Don't write under the influence of decision fatigue!


Replenish your decision-making reserve before writing:
  1. Get enough sleep.
  2. Eat a small snack about 15 minutes before writing: This glucose injection will re-energize your brain's capacity for good decision-making. 
  3. Save big revisions for the morning, when your capacity for good choices is up. If you have a huge decision to make on a WIP, plan to do it in the morning.
  4. Conserve willpower by creating habits: A constant schedule--for waking, writing, work, eating, exercise, relaxation, and bedtime--will let you bypass small daily decisions, keeping your reserve high for extraneous or urgent decisions you might face. Like cutting a plotline or character from your novel.
  5. Query in the morning! Query when your decision-making tank is full, just as if you were sending out an important resume or doing an interview.

Do you suffer from decision fatigue? Do hundreds of daily choices zap your ability to make important WIP decisions? How do you replenish your tank or fortify your brain against decision fatigue?

Further reading:

Take a poll! Help Less Wrong research decision fatigue and akrasia (lack of willpower).

Sunday, September 18, 2011

On the Commercialization of Hate
-- Pardon My Rant --

All right, pretty cool commercial. 
Clean design, smart graphics, brief, edgy.
And for those of us who can't stand the buffering wait, bang on.

But is anybody else outraged by this flippant commercialization of hate? --An emotional force responsible for mundane violence at best. At its worst, it's the seed of racism, murder, war, and genocide.

Obviously, this marketing team has brilliantly captured my attention; thus the commercial is doing its job--making me think of Verizon. But I wonder if it's in the company's best interest for its audience to associate a morally reprehensible marketing campaign like this with its own name and branding: Hate equals Verizon Wireless.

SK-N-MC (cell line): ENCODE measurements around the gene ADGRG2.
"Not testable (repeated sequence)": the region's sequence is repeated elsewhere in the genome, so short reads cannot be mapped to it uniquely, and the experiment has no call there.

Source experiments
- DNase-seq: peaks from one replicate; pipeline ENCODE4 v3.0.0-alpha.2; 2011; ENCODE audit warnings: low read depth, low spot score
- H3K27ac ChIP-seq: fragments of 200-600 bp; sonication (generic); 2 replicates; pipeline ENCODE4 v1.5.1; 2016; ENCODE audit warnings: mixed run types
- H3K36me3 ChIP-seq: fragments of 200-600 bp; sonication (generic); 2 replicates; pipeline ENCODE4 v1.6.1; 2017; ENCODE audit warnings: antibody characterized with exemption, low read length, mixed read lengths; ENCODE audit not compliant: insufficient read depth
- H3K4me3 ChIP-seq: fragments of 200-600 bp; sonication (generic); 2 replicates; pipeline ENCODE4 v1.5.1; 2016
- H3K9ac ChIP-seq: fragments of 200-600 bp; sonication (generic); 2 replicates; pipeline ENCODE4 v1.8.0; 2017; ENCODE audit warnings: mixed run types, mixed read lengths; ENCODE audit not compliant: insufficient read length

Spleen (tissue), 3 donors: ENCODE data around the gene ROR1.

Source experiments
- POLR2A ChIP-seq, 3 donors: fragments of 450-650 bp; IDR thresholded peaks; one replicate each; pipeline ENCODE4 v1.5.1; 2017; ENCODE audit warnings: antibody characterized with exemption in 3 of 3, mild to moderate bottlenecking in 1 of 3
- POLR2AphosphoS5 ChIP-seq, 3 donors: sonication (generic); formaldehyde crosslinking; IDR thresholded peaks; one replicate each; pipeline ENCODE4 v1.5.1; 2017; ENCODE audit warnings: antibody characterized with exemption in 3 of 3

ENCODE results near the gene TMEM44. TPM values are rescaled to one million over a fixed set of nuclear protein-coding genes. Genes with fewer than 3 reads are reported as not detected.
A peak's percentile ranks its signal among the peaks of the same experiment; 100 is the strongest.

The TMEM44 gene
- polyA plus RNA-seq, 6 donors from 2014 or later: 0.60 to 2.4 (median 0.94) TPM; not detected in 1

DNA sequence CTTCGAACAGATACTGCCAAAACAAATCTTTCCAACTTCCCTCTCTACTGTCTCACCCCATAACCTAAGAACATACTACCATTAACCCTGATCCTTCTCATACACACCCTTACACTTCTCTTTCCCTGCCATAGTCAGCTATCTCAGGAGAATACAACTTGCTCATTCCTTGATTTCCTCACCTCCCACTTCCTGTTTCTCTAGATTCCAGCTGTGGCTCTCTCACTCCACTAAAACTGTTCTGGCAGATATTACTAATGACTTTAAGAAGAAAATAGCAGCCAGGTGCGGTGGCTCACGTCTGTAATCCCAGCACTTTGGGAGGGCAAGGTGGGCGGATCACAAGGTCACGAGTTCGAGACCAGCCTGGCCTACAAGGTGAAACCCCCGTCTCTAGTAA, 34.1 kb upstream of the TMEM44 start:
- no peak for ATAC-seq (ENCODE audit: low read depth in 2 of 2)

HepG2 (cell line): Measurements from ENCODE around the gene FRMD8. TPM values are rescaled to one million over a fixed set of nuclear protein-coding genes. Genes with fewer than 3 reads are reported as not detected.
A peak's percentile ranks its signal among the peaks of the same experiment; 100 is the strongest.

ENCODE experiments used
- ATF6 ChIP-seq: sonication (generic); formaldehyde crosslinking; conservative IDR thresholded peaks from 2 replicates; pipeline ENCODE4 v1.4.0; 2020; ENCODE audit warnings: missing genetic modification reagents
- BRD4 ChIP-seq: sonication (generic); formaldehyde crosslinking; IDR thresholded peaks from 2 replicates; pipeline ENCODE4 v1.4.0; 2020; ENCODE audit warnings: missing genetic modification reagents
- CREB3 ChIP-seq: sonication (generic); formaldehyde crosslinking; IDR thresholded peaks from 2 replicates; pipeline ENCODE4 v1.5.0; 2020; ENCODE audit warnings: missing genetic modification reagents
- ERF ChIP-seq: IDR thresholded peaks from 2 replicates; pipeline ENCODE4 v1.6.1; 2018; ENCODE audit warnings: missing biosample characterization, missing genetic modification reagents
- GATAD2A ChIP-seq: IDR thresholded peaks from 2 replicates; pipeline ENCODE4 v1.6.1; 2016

In this age, "going viral" means "being edgy." And success is a matter of viewer numbers. But using "hate" as your catchword crosses a line.

Can't we do without the hate?
Know of any other campaigns with similar strategies?
What's your opinion on the issue?

Friday, September 16, 2011

In light of the
Davis Monthan Lockdown

True Story

A few months ago, I was on my way to sunny California with a friend who worked at Building 4300, the Civil Engineering building at D-M, also called "The Old Dorm." We stopped outside so she could print off a copy of her insurance before the trip. I waited in the car.

A few minutes later, an airman in camouflage stuck his head out the door. Looked right. Left. Looked directly at me. He emerged, shoulders stiff and hunched, hefting an AK-47, thankfully pointed downward. I'd never seen a weapon like that in real life. Sweat started on my forehead; it had nothing to do with the AC being off or the hot Arizona sun.

I had my ID on me, but it wasn't easily accessible. It was packed in the trunk.

The airman in BDUs tracked the perimeter of the building, body coiled, ready for combat. My breath was coming fast by the time he approached the car and tapped hard on the window.

Davis Monthan AFB
"See some ID?" he said.

I stammered, explaining where it was. I made to open the door to get out of the car.

"Don't!" he barked as my fingers touched the door handle. "Stay where you are!" His gun rose slightly and I froze. He backed toward the building, weapon still trained just lower than my seat. His eyes were fixed on me until the moment he slipped inside.

I had no idea what to do. I could only hope it was a drill . . . Did I look suspicious? Was my ID expired?

It turned out to be a joke, I discovered when my friend returned, bristling but amused. "I told him it was stupid," she said.

"Yeah." I felt light-headed. "You think." Frankly, I was pissed.


There is an old, partially wood-body AK-47 hanging in the Civil Engineering Building at Davis Monthan Air Force Base, insides gutted and welded shut. The worst you could do with it is smash somebody over the head.

My suspicion: It made quite the national hoopla today.

From various news sources: "Armed intruder . . . . Man carrying an AK-47 . . . Base is on lock down . . . Man holed-up in the Civil Engineering Building . . . No shots fired." 

Sunday, September 11, 2011

Eh... Where the eff is the Hook?
*Gouges eyeballs out*

Good novels, like good short stories, contain:

  1. About 250 words per MS page
  2. Interesting, sympathetic characters
  3. Plot or through-line